The following is a brief lead-in to the work of Khoi Vinh, Design Director at NY Times.
HISTORY // Creating order is a intuitive. Go back in history and the fundamentals of creating things rely on lines/grids. The most simple objects and tools reflect this. Take the brick. A grid in it’s own right. You start piling up bricks and you create a grid system. The grid system becomes a wall, that creates order and unique societies.LOOK AT PRINT // The basic principles of print still apply. Using the international paper standard, leverage the grids to organize your story. For the web, you can add order, continuity and most importantly, harmony with your information. Allow your audience to predict where to find information. And make it easy to add new content consistent with what you already have in place.PROCESS BASICS // Make sure you include these steps in your process:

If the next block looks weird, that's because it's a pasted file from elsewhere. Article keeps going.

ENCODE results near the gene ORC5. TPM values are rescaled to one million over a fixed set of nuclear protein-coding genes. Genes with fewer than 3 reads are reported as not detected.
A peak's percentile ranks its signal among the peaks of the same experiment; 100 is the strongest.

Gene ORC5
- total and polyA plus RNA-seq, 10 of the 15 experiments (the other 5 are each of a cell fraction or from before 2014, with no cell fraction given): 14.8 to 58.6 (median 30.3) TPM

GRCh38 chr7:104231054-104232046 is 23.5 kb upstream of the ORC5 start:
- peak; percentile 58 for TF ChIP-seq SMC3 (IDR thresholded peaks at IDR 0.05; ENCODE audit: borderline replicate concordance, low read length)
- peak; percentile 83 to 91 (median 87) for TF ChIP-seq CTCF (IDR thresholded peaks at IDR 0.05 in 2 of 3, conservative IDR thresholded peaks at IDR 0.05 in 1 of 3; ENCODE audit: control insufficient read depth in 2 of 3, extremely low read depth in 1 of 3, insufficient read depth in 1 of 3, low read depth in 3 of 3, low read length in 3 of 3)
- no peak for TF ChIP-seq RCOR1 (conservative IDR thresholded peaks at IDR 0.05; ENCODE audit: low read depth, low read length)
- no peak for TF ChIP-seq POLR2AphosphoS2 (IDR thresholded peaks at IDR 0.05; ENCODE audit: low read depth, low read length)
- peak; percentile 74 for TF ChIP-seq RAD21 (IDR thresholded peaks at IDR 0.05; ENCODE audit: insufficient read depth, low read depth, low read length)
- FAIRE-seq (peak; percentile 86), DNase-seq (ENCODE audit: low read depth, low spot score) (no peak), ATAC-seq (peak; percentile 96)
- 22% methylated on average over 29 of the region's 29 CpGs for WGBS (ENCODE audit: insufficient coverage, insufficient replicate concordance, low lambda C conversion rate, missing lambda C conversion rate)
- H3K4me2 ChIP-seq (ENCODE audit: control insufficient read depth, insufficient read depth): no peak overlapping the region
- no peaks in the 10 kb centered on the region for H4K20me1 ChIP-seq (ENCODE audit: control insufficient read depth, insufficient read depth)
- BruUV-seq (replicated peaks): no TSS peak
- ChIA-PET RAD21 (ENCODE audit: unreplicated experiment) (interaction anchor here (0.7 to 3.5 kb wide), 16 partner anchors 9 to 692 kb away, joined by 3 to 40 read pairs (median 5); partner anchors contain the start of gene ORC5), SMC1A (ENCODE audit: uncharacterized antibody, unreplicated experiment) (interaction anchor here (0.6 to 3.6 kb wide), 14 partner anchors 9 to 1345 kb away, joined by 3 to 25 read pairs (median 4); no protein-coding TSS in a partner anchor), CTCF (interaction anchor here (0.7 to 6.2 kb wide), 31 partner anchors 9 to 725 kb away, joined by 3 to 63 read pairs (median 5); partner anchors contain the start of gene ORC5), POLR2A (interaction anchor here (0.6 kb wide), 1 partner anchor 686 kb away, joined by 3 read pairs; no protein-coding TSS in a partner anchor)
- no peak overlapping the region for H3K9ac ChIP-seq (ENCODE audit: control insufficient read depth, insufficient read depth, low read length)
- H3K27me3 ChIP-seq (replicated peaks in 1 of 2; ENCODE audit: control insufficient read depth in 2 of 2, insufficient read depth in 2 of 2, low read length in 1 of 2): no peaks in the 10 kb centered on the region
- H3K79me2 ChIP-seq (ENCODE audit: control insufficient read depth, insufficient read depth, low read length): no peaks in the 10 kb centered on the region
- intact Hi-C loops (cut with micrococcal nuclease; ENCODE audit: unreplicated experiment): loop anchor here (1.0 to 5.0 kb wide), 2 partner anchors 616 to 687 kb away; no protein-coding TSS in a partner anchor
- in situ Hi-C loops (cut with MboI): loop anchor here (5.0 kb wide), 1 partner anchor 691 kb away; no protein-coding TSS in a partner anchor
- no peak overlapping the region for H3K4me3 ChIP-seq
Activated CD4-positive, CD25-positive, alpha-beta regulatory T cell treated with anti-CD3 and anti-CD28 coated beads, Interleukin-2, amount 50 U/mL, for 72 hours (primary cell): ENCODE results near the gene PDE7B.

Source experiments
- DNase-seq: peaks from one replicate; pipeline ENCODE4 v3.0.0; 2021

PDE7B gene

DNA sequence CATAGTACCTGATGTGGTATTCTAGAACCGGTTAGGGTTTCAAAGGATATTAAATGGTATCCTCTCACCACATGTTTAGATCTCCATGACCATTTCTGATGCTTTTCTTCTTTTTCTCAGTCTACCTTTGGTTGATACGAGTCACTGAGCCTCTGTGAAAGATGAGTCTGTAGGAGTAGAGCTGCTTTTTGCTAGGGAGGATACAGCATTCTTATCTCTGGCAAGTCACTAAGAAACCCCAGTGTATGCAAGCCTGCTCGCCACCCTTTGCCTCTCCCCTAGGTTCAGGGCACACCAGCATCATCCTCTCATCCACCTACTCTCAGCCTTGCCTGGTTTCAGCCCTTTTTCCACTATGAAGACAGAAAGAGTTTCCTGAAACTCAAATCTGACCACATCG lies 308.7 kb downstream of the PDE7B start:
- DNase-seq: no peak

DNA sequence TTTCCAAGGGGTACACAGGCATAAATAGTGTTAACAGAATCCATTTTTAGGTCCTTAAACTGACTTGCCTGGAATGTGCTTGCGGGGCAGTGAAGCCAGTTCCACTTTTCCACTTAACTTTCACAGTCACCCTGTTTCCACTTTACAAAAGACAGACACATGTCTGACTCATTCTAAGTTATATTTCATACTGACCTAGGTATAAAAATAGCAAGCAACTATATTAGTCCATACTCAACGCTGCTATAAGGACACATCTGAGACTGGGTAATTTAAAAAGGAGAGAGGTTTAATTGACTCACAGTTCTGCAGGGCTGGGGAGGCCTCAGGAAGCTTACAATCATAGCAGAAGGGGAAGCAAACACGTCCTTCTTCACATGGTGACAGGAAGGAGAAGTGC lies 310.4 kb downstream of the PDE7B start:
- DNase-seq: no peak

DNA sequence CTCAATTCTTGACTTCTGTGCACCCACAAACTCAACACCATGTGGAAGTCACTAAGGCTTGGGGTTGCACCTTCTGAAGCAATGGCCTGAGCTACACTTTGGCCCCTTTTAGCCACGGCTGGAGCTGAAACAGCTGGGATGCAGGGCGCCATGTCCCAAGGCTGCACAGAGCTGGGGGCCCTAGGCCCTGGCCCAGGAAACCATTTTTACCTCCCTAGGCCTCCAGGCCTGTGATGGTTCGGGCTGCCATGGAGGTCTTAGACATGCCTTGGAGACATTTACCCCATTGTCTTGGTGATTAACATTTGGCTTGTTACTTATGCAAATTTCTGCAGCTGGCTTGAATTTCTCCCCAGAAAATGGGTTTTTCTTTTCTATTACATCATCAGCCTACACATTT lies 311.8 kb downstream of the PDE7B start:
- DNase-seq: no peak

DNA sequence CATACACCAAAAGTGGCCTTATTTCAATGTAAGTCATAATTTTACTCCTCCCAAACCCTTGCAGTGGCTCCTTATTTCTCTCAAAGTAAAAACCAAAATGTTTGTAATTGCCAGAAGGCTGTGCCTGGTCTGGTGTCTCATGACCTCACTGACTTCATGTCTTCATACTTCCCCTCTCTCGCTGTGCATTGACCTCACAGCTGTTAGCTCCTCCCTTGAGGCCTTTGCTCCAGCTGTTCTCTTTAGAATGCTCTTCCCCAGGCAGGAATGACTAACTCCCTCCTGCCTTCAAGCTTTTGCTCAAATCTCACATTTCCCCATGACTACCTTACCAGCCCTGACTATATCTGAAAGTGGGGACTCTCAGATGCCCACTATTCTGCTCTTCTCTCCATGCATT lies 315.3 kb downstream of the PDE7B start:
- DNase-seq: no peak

Research: Understand the technical, content and business constraints It’s reasonable to expect to know what you’re working with before you get started.
Prepatory Design: Use pencil sketches to try different approaches to quickly get to some ideas that may work. Use whatever form you like for this. Whether it’s pencil or Illustrator. Keep sketching to stay loose throughout. Try to do basic math calculations where you can with the space. Start with hacking away at 960×568 page. At a high level, consider the rule of thirds with 3 regions to your page. You’ve got 8 columns, which break down into 16 units.
NEXT // While anticlimactic, that’s as far as this post is going to go. But please check out these resources as you’ll find them much more compelling (and credible) in describing how to use lines and boxes.